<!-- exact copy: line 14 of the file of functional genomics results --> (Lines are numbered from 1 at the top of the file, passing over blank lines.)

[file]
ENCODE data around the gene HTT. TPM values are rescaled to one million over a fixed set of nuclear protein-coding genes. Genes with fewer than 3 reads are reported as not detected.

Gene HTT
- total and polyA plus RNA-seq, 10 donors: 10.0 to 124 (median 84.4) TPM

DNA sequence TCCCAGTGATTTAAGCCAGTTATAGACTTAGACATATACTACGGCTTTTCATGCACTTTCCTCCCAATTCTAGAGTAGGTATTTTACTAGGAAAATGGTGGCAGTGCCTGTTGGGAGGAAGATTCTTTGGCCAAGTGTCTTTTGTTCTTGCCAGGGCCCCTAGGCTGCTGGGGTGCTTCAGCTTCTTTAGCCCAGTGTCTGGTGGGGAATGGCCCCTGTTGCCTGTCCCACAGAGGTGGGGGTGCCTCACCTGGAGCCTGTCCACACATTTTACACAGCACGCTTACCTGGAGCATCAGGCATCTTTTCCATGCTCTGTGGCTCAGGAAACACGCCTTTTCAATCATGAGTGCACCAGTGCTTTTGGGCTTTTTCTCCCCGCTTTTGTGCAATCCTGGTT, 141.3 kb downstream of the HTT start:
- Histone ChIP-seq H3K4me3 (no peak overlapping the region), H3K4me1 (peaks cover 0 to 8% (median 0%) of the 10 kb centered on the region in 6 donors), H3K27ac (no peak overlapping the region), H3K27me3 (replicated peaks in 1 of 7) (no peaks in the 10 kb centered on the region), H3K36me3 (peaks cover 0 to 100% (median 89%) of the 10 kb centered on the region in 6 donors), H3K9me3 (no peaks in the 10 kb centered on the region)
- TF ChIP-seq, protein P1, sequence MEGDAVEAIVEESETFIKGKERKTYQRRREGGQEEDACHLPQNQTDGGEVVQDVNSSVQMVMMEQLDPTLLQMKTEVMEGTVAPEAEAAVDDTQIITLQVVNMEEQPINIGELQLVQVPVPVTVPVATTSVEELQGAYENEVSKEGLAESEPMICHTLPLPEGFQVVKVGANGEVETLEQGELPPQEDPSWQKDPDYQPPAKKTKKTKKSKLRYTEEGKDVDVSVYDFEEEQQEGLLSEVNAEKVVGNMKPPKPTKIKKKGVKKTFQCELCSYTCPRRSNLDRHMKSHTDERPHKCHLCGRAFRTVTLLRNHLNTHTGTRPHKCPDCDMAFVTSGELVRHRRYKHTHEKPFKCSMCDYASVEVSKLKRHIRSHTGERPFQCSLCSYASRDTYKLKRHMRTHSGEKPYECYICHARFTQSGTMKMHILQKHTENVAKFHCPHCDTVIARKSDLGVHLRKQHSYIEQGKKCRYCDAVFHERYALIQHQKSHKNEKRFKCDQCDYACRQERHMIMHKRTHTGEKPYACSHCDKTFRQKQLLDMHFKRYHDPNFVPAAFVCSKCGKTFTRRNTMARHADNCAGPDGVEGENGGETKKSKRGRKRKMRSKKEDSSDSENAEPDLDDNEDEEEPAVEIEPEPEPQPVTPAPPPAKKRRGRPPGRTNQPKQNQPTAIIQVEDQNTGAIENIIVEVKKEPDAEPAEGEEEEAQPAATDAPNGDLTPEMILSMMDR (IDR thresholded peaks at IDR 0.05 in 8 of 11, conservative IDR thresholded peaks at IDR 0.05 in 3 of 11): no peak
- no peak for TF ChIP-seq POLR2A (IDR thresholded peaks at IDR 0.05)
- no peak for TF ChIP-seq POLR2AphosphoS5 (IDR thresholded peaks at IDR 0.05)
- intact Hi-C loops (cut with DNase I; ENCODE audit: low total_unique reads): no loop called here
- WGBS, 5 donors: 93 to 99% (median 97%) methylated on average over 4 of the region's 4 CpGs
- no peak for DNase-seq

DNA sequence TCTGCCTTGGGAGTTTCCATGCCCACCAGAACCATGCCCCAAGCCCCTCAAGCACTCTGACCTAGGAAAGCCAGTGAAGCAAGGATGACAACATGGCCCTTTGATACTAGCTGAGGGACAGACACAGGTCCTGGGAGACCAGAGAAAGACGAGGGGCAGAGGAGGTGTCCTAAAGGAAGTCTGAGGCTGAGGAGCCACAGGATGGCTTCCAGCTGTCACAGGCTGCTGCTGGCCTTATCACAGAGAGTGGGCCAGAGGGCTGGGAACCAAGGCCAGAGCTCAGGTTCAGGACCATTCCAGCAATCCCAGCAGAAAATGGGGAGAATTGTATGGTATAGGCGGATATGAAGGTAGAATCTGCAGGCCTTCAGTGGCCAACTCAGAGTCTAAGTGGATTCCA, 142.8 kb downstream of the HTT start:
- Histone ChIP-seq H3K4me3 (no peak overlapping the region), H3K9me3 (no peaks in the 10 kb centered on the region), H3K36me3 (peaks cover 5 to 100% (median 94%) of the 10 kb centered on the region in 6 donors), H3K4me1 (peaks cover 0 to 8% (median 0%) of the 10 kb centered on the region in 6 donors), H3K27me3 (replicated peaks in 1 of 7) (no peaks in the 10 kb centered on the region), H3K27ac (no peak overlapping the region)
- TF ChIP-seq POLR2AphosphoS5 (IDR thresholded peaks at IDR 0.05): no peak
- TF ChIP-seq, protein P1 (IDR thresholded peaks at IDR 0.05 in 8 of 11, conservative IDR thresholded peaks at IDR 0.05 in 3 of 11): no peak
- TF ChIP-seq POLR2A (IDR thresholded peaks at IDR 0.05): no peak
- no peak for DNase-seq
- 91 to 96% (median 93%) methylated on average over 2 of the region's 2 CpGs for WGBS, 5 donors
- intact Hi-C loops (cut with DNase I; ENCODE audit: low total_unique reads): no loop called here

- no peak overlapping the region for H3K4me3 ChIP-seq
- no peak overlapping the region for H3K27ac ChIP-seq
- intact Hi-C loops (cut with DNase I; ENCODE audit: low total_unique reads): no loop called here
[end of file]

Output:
- TF ChIP-seq POLR2AphosphoS5 (IDR thresholded peaks at IDR 0.05): no peak